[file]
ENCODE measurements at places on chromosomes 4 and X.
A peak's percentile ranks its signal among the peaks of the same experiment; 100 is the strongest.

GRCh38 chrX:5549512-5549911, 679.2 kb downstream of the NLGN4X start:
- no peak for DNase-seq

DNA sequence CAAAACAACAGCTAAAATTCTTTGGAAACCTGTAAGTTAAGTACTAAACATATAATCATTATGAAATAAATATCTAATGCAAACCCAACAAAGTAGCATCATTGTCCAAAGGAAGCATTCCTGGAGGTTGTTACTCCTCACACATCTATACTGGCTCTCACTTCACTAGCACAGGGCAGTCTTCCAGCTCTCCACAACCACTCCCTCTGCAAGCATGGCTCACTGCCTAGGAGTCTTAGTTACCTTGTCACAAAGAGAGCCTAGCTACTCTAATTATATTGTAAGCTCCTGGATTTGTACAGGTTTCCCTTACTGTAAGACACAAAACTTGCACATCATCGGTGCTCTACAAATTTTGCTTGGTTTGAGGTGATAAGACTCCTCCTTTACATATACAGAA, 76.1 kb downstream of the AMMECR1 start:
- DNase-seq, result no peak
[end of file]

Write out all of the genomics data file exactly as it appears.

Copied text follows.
ENCODE measurements at places on chromosomes 4 and X.
A peak's percentile ranks its signal among the peaks of the same experiment; 100 is the strongest.

GRCh38 chrX:5549512-5549911, 679.2 kb downstream of the NLGN4X start:
- no peak for DNase-seq

DNA sequence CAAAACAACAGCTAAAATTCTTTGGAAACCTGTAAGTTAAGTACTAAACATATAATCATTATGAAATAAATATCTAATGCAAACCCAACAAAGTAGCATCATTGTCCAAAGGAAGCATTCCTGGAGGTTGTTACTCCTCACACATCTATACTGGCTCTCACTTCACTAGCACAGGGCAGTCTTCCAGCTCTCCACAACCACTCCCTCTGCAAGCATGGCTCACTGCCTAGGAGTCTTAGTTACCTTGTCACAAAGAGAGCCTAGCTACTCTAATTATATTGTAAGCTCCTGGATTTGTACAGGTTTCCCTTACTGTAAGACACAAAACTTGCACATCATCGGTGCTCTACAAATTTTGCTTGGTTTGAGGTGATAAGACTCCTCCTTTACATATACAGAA, 76.1 kb downstream of the AMMECR1 start:
- DNase-seq, result no peak